Second Shift: The Inside Story of the Keep GM Movement, looks at how Lansing, Michigan was able to save one of its auto plants from closing. Tomas Hult, professor and director of the International Business Center at Michigan State, co-authored the book along with David Hollister, Ray Tadgerson, and David Closs. The four authors recently gave a talk at Google, highlighting their research and perspectives on the efforts to save the General Motors plant from closing.
The Zimbabwe central bank issued its first currency since 2009 on Monday, in an effort to ease the nation’s shortage of US dollars, which is their primary tender. This move, which was first announced back in May, has sparked outrage across the nation, leading to several violent anti-government protests and demonstrations. In order to understand the indignation of the Zimbabwean people, one must look at the past decade of currency history within the South African nation.
Today, the Organization of the Petroleum Exporting Countries (OPEC) will be conducting a highly anticipated meeting regarding the future production of oil and its prices. The main issue the meeting will focus on is the amount of oil supplied by members of OPEC, with an emphasis on the leading oil producing countries in the group. Investors are anxiously awaiting the outcome of the OPEC decision to potentially cut oil production globally. Outcomes of the previous meeting conducted in Algiers seemed hopeful, as the majority of OPEC members agreed to cut as much as 2 percent of their total oil production.
Hacking is defined as using a computer to gain unauthorized access to data or information in a system. Often times the information is used for the financial gain of the hacker. Hackers have come to be a major drain on the global economy. It is estimated that for all of 2016 they will cost the global economy $445 billion. Data hackers have stolen information from many Fortune 500 companies, with one member of a major cyber security firm stating the all 500 Fortune 500 companies have been hacked. Small business are not safe from hackers either. Home Depot and Target are both international corporations that have had their information compromised after small third party company contractors were hacked, allowing the hackers access to the bigger companies' databases.
globalEDGE provides a wealth of information on international business and a variety of interactive educational tools for use in the classroom or in executive training. One section that has been extensively used in a classroom setting is the Online Course Modules. The modules offer a structured way of viewing information pertaining international business through narrated slides. The modules cover several aspects of international business such as how to do business in several regions, importance of culture and ethics in conducting international business, the legal framework of international business, and a module series on exporting that has been produced in cooperation with the U.S. Commercial Service. The modules also include quizzes, case studies, and references for further study.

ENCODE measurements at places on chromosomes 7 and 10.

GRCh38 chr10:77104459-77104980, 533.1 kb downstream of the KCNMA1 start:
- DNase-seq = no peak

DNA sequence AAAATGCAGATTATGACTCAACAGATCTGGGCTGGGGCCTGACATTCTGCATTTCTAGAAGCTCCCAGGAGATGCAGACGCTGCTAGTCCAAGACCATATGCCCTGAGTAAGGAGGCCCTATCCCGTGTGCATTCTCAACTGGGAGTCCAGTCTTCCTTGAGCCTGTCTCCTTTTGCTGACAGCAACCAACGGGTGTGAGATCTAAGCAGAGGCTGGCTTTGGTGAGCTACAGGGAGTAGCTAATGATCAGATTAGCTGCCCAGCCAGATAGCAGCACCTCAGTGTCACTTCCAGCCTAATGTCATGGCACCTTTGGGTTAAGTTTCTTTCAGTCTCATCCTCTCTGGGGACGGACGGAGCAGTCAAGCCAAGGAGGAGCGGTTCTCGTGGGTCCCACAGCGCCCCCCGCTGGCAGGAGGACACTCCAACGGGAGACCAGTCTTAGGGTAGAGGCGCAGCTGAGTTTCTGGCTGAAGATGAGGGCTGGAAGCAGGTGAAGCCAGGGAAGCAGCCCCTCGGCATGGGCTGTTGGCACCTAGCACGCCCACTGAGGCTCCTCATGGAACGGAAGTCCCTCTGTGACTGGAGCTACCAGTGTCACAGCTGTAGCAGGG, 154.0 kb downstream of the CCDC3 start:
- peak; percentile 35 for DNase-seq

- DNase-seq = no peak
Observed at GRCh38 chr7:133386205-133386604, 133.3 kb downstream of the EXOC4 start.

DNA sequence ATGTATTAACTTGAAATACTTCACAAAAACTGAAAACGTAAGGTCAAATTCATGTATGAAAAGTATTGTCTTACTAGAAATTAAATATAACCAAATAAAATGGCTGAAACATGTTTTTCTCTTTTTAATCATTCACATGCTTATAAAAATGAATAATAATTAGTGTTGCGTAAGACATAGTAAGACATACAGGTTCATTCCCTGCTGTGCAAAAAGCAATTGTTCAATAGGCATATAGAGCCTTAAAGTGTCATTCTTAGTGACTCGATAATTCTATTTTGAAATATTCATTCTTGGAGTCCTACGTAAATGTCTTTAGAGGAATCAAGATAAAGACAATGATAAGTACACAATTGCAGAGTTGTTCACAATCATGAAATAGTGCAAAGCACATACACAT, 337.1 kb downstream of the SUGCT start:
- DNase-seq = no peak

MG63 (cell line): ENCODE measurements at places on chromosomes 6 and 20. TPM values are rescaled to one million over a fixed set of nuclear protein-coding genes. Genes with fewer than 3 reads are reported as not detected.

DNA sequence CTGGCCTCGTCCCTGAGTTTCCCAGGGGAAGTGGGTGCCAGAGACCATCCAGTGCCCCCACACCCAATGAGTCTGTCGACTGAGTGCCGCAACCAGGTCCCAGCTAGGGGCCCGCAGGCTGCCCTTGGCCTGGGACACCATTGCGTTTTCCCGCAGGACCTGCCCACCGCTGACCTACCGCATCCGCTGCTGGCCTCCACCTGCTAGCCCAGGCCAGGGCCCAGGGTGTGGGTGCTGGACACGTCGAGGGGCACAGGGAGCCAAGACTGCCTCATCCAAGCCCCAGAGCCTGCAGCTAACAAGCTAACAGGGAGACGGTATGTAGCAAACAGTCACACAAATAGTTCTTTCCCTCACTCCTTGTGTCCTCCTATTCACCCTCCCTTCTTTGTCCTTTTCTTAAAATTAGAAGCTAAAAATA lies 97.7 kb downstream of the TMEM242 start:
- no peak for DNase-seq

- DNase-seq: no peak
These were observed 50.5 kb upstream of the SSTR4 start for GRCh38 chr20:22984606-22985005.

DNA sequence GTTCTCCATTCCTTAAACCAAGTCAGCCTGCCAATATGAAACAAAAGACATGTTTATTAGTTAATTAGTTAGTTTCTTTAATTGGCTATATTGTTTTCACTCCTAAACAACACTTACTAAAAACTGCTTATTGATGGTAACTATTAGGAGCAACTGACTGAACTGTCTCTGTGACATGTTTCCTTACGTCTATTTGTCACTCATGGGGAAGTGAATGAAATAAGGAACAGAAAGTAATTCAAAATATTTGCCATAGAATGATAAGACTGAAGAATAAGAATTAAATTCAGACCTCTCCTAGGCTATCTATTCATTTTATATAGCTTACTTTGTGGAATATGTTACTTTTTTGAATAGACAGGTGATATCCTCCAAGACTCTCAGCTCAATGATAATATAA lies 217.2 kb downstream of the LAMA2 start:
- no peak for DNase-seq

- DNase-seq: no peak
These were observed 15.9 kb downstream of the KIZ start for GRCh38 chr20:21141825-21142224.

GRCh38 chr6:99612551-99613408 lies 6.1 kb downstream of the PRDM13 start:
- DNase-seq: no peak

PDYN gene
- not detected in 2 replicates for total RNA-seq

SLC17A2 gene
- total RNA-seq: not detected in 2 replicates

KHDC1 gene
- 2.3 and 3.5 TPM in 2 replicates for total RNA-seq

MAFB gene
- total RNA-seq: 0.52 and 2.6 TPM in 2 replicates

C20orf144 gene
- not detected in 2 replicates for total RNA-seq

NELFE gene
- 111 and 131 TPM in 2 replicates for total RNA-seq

Canada is the world's 12th largest coal producer, contributing close to 10% of greenhouse gas emissions overall. However, Canada plans to fully phase out coal power by the year 2030. Canada's largest province, Ontario, phased out coal power in 2014, so the remaining four provinces that still use coal-fired electricity will be the next in line.
The globalEDGE Business Beat features brief audio segments covering a wide range of international business topics. Hosted by Dr. Tomas Hult of Michigan State University, the Business Beat helps keep listeners up to date with global business news. In last week’s segments, Tomas discussed the U.S. Department of Education’s CIBER program, entrepreneurship, the customer service aspect of marketing, and Michigan State’s marketing and management programs. You can also check out the Business Beat archives, where you can view past segments by date or specific speaker.
In North America, there are currently two very contradicting states between the Central Banks of Canada and the Federal Reserve of the United States. According to a senior central bank official, the Bank of Canada will not respond mechanically to any future move by the U.S. Federal Reserve to raise interest rates. Deputy Governor Timothy Lane spoke to an audience in Waterloo, Ontario and stated that “tighter monetary policy in the U.S. would lead to higher market interest rates globally, producing a tightening effect for Canada.”
East Asia is home to three of the biggest economic powerhouses in the world: China, Japan, and South Korea. Thus, the well-being of the global economy often depends on the region's pecuniary health. Central banks already hold the utmost power in this regard; yet, in recent times, each nation's bank has led endeavors to consolidate further economic control. The effects of these measures, along with last week's global market shakeups, have paved a path of economic uncertainty. Here is a look at recent developments in East Asian central banks.
In conjunction with our blog series on central banking policy throughout the world, today we turn our attention to Central America and the unique fiscal and monetary landscape that is often an afterthought when examining the world economy. For the purposes of this blog, when referencing Central America, we are incorporating Mexico and all other continental countries of North America that are south of the United States of America. While Europe, Japan, and the US are locked into low interest rate environments, Central America offers a unique landscape for central banking.